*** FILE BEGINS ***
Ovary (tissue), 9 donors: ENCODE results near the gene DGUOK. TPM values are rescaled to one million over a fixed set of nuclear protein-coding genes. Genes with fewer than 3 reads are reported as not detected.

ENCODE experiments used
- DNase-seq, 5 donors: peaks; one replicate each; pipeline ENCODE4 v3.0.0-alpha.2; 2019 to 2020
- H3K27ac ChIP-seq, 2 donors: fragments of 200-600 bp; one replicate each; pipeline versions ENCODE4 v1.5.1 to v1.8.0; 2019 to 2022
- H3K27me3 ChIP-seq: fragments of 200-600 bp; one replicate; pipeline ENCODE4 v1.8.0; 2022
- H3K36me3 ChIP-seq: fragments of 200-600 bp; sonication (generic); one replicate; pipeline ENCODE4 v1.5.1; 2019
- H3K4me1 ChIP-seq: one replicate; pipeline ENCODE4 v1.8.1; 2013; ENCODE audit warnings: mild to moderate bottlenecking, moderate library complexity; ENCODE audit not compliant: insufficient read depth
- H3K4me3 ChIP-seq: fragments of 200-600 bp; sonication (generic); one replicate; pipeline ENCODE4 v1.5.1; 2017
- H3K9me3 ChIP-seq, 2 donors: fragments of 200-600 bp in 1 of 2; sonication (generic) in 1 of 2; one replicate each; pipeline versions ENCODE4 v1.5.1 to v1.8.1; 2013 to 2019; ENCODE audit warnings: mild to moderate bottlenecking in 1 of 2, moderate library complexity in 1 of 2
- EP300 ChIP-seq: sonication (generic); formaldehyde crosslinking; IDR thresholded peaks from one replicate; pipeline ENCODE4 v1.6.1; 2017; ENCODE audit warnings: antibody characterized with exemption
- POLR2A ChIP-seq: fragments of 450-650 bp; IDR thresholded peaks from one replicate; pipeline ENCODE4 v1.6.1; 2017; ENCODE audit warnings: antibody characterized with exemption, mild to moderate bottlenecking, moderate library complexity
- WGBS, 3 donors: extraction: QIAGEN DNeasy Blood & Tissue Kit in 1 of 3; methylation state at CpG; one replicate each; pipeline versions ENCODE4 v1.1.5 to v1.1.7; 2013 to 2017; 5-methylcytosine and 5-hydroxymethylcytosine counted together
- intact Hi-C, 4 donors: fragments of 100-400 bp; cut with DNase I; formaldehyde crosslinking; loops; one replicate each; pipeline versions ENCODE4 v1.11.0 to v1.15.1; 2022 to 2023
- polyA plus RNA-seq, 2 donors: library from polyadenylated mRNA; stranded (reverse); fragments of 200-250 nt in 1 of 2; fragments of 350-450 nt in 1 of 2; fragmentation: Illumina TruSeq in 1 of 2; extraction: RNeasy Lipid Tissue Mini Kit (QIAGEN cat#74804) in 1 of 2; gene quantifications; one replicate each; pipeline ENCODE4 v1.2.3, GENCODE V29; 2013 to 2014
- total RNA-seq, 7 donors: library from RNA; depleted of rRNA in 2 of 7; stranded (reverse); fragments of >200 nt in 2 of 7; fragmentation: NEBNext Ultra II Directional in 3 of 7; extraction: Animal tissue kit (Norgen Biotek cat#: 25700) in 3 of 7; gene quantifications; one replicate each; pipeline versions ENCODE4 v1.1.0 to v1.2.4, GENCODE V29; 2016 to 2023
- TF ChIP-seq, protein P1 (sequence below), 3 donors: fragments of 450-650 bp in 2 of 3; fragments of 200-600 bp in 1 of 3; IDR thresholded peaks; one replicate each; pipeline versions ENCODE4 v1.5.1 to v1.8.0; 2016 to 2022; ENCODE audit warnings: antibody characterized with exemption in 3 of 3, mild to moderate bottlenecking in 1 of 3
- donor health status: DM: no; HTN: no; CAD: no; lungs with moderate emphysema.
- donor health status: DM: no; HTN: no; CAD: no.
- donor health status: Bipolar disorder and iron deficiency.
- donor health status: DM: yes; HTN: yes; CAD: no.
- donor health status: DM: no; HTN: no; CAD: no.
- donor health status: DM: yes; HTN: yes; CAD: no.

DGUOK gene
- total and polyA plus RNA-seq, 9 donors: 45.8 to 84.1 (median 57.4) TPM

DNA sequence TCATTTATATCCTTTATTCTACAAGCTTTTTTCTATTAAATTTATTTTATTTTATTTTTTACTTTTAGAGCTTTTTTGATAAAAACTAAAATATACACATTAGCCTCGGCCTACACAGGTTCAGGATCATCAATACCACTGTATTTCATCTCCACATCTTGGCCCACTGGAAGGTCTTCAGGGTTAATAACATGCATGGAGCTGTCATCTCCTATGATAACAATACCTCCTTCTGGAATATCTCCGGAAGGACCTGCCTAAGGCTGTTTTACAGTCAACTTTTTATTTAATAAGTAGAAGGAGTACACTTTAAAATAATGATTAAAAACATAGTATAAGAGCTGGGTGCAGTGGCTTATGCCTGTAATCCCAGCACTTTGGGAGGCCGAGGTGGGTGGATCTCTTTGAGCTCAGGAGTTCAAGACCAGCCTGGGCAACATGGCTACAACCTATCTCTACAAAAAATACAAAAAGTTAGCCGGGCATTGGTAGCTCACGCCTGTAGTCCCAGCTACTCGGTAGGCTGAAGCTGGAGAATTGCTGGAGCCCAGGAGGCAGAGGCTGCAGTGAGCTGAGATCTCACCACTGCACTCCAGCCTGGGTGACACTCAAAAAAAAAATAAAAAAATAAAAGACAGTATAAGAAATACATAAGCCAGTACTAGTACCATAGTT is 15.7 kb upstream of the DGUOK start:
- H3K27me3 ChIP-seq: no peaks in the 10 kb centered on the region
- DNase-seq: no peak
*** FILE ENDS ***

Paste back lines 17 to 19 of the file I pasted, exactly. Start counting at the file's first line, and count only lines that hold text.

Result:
- donor health status: DM: no; HTN: no; CAD: no; lungs with moderate emphysema.
- donor health status: DM: no; HTN: no; CAD: no.
- donor health status: Bipolar disorder and iron deficiency.